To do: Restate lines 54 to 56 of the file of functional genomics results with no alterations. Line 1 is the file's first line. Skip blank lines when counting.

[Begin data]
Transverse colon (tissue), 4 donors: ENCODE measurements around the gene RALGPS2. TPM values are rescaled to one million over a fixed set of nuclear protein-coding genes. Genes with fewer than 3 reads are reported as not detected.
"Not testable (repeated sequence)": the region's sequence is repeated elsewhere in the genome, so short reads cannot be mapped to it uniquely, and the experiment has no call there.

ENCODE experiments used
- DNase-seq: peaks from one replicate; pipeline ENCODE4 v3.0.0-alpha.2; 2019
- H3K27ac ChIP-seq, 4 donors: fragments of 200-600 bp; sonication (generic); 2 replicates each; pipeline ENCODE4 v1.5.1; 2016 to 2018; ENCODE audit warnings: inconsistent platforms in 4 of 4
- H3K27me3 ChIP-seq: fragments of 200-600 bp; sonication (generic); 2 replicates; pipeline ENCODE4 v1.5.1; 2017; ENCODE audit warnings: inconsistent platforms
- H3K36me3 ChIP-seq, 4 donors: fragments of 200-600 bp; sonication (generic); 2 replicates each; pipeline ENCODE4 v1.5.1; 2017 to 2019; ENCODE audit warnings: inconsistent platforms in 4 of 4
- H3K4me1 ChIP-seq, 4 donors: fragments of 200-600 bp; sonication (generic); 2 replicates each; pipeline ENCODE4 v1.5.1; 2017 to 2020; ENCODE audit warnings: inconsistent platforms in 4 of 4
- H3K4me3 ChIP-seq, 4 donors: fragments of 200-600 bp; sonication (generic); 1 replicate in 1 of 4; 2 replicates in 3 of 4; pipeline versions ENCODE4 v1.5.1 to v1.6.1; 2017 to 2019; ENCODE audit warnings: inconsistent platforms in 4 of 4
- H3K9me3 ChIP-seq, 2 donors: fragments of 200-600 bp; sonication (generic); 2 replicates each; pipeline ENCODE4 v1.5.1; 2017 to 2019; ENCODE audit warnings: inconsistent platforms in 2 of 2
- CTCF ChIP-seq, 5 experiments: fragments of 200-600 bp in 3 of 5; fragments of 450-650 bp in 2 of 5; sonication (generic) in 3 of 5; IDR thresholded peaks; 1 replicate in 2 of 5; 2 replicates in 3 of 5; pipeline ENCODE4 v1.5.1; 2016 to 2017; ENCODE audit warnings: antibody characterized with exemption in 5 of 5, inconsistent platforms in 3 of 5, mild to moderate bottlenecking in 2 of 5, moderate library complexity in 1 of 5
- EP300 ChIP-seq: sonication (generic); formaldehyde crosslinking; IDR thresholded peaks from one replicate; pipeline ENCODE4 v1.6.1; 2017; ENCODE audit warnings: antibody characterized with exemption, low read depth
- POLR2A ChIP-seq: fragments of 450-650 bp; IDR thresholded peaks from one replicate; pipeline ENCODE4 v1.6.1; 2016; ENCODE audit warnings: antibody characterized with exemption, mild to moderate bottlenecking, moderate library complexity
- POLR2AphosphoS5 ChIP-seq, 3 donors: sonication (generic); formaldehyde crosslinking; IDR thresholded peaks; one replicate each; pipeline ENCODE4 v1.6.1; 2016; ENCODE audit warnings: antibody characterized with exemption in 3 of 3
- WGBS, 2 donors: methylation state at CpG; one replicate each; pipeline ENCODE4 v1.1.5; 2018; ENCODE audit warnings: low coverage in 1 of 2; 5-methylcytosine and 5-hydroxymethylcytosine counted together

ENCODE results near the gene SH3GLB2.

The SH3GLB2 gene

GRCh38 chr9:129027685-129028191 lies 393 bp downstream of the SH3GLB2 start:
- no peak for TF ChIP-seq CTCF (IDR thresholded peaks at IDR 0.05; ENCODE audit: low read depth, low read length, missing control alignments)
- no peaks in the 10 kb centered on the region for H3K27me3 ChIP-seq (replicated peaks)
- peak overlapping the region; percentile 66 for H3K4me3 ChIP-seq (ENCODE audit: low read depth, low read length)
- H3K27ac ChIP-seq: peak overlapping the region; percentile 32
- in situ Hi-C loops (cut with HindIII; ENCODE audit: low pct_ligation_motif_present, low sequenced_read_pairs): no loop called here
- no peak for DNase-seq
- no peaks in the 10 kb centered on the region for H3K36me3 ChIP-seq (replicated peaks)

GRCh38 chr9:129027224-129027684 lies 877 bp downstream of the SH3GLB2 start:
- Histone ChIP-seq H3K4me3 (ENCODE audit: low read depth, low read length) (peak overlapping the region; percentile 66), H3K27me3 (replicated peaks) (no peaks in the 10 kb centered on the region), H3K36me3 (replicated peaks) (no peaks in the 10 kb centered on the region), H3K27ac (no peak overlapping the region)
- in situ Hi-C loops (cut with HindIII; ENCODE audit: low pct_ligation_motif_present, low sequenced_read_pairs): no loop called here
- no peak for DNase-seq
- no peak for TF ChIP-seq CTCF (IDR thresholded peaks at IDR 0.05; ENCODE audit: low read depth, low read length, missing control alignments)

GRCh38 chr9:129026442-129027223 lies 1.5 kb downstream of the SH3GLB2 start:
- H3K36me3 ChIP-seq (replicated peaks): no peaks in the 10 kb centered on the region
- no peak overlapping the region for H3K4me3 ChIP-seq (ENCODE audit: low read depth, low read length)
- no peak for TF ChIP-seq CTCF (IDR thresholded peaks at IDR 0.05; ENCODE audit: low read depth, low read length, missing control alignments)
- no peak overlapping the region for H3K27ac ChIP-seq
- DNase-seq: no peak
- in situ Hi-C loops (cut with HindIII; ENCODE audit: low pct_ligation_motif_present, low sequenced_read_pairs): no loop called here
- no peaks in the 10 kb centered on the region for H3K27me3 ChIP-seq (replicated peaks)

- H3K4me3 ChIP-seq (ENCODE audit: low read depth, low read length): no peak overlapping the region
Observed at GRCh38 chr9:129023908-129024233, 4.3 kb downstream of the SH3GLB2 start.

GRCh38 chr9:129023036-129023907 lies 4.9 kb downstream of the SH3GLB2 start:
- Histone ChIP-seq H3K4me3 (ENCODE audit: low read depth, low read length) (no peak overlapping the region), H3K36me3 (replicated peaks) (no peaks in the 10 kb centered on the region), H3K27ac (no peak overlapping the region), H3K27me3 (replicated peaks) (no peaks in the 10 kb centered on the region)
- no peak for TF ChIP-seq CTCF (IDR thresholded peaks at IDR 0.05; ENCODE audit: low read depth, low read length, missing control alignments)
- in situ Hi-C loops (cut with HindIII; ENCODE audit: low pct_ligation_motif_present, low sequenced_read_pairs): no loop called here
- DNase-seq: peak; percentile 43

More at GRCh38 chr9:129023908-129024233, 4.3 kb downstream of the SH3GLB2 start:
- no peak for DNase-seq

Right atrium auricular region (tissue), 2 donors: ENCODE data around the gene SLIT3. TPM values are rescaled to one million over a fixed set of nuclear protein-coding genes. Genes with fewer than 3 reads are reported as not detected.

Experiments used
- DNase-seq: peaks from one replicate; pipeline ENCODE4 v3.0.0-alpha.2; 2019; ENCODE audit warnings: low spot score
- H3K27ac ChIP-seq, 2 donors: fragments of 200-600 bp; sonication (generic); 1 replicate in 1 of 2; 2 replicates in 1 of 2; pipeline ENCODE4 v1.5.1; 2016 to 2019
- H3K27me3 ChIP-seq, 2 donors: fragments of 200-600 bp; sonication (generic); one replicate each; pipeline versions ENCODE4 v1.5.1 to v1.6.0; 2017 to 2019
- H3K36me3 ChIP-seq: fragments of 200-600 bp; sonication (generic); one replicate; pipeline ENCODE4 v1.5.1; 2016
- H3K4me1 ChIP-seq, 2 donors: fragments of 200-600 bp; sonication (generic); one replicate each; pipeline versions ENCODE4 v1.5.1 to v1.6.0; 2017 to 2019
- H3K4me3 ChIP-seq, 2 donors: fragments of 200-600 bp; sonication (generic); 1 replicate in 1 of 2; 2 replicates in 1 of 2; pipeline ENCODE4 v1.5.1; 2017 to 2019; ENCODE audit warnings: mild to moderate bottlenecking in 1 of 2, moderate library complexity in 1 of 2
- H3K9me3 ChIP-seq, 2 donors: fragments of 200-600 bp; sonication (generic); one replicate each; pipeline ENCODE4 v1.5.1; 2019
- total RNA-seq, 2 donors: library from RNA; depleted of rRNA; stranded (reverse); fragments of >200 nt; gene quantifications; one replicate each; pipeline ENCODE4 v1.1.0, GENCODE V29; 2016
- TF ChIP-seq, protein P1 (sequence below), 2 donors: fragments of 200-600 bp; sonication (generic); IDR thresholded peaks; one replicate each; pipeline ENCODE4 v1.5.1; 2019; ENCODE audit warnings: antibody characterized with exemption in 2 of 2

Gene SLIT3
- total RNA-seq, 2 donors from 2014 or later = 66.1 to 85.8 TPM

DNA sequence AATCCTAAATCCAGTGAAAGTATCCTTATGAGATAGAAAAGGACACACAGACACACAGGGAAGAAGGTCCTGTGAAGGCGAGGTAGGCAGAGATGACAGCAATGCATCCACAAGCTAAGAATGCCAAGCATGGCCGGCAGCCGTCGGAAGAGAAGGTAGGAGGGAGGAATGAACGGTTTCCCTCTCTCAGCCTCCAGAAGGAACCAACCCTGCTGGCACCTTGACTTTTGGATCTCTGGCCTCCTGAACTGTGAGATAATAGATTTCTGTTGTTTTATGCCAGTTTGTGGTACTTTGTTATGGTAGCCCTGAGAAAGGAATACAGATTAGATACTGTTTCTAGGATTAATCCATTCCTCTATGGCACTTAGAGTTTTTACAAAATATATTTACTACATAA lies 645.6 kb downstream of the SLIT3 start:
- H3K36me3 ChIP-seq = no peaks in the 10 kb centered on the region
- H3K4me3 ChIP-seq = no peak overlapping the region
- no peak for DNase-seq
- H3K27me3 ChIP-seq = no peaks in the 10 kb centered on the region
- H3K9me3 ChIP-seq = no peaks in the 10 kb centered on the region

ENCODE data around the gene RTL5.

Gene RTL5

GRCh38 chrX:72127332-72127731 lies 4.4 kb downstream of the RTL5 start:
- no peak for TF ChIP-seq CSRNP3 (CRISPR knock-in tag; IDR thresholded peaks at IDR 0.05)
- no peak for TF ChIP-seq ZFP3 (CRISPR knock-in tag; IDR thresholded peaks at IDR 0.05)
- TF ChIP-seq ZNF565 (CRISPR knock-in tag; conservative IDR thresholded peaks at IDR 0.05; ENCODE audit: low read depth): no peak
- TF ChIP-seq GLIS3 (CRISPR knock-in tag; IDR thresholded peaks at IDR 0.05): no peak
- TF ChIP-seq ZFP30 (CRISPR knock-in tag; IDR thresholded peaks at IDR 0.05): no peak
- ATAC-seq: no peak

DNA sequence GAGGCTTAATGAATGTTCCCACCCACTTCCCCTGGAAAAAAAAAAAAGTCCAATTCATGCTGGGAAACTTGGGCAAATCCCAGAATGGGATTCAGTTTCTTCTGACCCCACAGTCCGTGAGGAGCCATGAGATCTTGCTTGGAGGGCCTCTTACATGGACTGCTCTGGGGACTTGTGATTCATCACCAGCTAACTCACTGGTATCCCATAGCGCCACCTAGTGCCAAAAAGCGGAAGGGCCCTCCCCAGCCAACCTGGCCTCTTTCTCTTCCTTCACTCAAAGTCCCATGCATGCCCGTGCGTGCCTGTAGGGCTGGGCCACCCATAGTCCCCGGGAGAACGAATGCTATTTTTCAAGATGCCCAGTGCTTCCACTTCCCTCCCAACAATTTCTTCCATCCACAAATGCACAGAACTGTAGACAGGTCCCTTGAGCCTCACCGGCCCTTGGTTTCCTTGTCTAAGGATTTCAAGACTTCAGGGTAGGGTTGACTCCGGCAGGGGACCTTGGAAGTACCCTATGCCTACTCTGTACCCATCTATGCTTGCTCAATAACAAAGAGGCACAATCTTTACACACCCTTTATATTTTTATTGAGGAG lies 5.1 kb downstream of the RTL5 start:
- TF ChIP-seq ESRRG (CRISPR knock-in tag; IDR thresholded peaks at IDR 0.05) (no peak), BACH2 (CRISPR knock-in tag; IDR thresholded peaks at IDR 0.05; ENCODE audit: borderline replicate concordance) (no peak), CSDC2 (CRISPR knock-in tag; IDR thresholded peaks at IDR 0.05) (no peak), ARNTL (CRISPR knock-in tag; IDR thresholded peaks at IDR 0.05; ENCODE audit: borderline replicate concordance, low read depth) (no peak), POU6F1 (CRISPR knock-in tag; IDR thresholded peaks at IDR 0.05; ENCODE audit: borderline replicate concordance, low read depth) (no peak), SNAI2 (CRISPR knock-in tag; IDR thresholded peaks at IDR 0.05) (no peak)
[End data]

- H3K4me1 ChIP-seq, 2 donors: fragments of 200-600 bp; sonication (generic); one replicate each; pipeline versions ENCODE4 v1.5.1 to v1.6.0; 2017 to 2019
- H3K4me3 ChIP-seq, 2 donors: fragments of 200-600 bp; sonication (generic); 1 replicate in 1 of 2; 2 replicates in 1 of 2; pipeline ENCODE4 v1.5.1; 2017 to 2019; ENCODE audit warnings: mild to moderate bottlenecking in 1 of 2, moderate library complexity in 1 of 2
- H3K9me3 ChIP-seq, 2 donors: fragments of 200-600 bp; sonication (generic); one replicate each; pipeline ENCODE4 v1.5.1; 2019